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On April 8, Iraqi Prime Minister Haider al-Abadi traveled to the Habbaniya military base in east Anbar for a follow-up to the liberation of Tikrit.However, ISIS soon responded with a counteroffensive that overran two military outposts in eastern Anbar and this past weekend expelled the government entirely from Ramadi, the provincial capital of Anbar. The political fallout for Abadi was considerable, and former Prime Minister Nouri al-Maliki – and his two allies the Badr Organization and Asaib Ahl al-Haq – took the opportunity to push back against his increasing authority over the Popular Mobilization Forces (Hashd). After becoming prime minister last September, Abadi coexisted with them, maintaining a thin veneer of state authority.Additionally, Abadi was moving to de-sectarianize the Hashd by bringing Sunnis into it. At the same time, Abadi was holding back Shiite militias from engaging in Ramadi, making it clear he intended to recruit more Sunnis.It was never likely that Maliki would return to power through a militia putsch.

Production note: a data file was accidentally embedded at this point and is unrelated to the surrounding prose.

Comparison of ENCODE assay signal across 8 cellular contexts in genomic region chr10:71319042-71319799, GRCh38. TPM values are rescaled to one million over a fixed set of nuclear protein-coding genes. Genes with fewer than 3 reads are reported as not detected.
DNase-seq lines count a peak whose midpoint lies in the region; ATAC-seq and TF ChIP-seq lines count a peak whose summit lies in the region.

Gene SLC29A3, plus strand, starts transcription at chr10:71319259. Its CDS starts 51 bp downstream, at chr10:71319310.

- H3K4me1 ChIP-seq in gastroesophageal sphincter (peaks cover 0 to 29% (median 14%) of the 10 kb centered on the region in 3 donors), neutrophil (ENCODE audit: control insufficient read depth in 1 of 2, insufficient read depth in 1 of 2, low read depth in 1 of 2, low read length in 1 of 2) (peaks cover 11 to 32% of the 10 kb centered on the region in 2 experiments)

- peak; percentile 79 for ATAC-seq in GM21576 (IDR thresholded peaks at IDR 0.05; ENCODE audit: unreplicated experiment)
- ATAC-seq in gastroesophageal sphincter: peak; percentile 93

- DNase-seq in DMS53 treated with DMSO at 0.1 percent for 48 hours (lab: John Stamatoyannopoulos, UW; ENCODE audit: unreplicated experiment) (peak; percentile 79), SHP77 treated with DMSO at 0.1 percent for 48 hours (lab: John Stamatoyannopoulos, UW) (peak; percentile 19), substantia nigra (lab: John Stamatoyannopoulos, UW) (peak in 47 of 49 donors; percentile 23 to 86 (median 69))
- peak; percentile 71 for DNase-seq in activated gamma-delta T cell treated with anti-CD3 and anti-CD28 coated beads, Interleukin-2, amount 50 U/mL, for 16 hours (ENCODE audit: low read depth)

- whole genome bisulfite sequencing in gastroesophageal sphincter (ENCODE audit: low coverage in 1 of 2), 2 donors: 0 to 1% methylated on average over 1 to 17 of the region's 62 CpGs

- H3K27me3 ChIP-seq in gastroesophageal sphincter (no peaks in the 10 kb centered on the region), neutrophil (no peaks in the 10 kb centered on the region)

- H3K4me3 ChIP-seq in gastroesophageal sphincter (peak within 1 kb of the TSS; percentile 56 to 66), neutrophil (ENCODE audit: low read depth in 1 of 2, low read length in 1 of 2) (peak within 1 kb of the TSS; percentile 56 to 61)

The stalled effort to expel United States troops from Iraq
A fractured Iraqi Cabinet: Abdel-Mahdi facing uphill battle
Razzaz faces rough road ahead in Jordan
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